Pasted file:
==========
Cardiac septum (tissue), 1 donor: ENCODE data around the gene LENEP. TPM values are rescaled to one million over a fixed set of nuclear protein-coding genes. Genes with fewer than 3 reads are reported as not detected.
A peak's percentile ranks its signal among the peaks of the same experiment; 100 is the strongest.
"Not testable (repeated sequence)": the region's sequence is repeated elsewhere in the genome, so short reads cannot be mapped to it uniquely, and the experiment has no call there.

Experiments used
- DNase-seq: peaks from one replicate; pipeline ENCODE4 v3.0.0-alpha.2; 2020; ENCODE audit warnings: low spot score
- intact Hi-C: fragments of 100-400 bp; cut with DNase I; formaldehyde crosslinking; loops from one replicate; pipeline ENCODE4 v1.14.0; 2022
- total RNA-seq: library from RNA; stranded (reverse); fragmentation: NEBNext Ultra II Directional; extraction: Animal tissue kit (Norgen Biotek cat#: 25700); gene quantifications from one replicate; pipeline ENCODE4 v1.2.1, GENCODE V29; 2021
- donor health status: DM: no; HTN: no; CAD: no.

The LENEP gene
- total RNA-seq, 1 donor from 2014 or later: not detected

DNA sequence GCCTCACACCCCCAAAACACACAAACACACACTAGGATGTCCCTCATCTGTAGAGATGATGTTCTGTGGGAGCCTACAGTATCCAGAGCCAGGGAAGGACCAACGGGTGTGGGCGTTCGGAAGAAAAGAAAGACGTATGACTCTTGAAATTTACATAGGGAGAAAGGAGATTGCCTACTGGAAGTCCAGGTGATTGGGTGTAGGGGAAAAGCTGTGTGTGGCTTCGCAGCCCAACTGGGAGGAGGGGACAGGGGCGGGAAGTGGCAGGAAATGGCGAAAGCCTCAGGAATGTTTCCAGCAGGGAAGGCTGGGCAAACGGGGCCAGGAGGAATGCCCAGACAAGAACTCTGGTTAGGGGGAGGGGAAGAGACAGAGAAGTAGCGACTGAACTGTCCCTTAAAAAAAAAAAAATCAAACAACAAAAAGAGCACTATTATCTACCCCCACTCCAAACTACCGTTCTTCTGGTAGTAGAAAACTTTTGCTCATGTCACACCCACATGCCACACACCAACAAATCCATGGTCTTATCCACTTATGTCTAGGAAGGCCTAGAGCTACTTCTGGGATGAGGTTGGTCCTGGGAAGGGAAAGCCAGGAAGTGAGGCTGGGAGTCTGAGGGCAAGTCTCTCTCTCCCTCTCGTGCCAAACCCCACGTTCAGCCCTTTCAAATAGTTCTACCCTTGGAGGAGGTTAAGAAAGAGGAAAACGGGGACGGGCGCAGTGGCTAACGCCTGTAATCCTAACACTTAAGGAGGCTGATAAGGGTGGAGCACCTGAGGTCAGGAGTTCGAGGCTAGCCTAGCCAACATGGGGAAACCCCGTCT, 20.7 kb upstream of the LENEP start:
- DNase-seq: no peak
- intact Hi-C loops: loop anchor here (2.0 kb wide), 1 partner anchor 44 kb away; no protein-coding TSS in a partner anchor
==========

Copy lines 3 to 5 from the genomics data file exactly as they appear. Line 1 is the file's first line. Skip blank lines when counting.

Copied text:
"Not testable (repeated sequence)": the region's sequence is repeated elsewhere in the genome, so short reads cannot be mapped to it uniquely, and the experiment has no call there.

Experiments used
- DNase-seq: peaks from one replicate; pipeline ENCODE4 v3.0.0-alpha.2; 2020; ENCODE audit warnings: low spot score